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Category Life Insurance

Proper beneficiary nomination remains crucial to easing the claims process

30 May 2024 Hollard Life Solutions
Life insurance claim

Life insurance claim

Life insurance policy

Life insurance policy

An important aspect of effective financial planning is ensuring that one's loved ones are taken care of in the event of unexpected circumstances.

However, despite the best intentions, unclaimed insurance benefits remain concerning. This poses challenges to financial institutions and highlights the importance of nominating policy beneficiaries and maintaining up-to-date records.

According to recent data from the Financial Sector Conduct Authority (FSCA), South Africa is grappling with a significant sum of unclaimed assets. In 2022 alone, the country reported a staggering R88.56-billion in unclaimed assets, with unclaimed life insurance benefits constituting a notable 38% of this total.

Avinash Baboolal, Senior Claims Manager for Hollard Life Solutions says, “Several challenges contribute to delayed payouts, among some, including policyholders not nominating beneficiaries or in some instances failure to update their beneficiary details.”

Baboolal explains that not nominating beneficiaries poses a challenge that impacts policy beneficiaries. When no beneficiaries have been nominated the claim is paid to the Estate of the deceased, and beneficiaries can wait a long time to receive funds in such instances, as they would have to wait for the winding up of the Estate to access the funds.

For policyholders, not keeping beneficiary details up to date poses its own set of challenges where some of the legal dependents, such as recently born children, not listed as beneficiaries may not benefit from the proceeds of the policies or they may lack the necessary documentation to prove their claim.

Baboolal urges life insurance policy holders to ease this burden by nominating beneficiaries and keeping their beneficiary details up to date, such as in the event where a new child is born. Keeping life insurance policies up to date with nominated beneficiaries enables insurance companies to facilitate smooth and timely payouts in the unfortunate event of the policyholder's passing and, in turn, avert potential financial and emotional strain on loved ones.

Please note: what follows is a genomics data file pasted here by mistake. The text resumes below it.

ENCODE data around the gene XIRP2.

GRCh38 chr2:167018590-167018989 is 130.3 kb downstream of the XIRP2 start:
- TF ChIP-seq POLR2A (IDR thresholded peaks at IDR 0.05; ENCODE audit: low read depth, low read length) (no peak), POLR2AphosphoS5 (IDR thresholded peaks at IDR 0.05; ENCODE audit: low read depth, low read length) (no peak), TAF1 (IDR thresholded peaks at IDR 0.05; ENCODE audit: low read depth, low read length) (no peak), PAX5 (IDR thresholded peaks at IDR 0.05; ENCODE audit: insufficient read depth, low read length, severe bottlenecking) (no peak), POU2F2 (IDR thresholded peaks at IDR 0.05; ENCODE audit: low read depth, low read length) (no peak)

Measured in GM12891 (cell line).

“When taking out a life insurance policy, clients are prompted to nominate beneficiaries of the insurance payout,” says Baboolal. “Policyholders have the flexibility to nominate multiple beneficiaries, with the option to amend these beneficiaries as their life circumstances change. However, we are seeing a concerning trend where policyholders forget to nominate beneficiaries, and subsequently the claim is paid into the Estate of the deceased.”

Baboolal explains that it's essential for policyholders to ensure that their insurance company possesses the full names, ID numbers, and contact details of their designated beneficiaries, including email addresses or other ways to communicate. This ensures efficient and effective coordination in the event of a claim, allowing a smooth and prompt payout in the event of a policy holder’s death, preventing delays that could further burden loved ones financially and emotionally.

Nominating beneficiaries

Choosing a beneficiary for a life insurance policy is a very personal decision, and preferences vary among individuals. Typically, people opt for close family members like spouses, life partners, children, or parents, especially if they are financially dependent.

However, the decision to notify beneficiaries can be a very tricky matter. On the one hand, informing them ensures they are aware of the policy and can make a claim if necessary. On the other hand, premature disclosure may invite unwanted attention from individuals seeking access to the funds sooner. Insurance companies often have to navigate complex family dynamics during the claims stage where disputes may arise from alternative family members or children not nominated as beneficiaries by the policy holder.

Nominating children

An important aspect that policyholders should be mindful of when nominating beneficiaries, is that if they choose a minor under the age of 18 as a beneficiary, the minor cannot directly inherit the funds or assets. Instead, the policy proceeds are made to their guardian, who administers it until the child turns 18 – which is the legal adult age.

There are other drawbacks to nominating a minor as a beneficiary. Despite the funds being allocated to the minor's guardian, there's a risk that the intended recipient may not receive the funds. Furthermore, complications may arise if multiple guardians are involved in the process.

In cases where no guardians have been appointed for the child, the benefit is deposited into the Guardians Fund, overseen by the Master of the High Court. While this safeguards the minors' benefits, accessing the funds can be a lengthy process.

Baboolal cautions that if no beneficiaries are nominated, the benefit is directed into the policyholder's estate. This entails consolidating the deceased's assets and liabilities. However, dispersing the assets from the estate can also be a lengthy process, it can potentially take months or even years before loved ones receive their funds.

“Therefore, it's crucial for policyholders to regularly review their life insurance policies, particularly after significant life events, to ensure their arrangements align with their current circumstances. This can be accomplished by reaching out to their insurer or financial adviser for guidance and updates,” says Baboolal.

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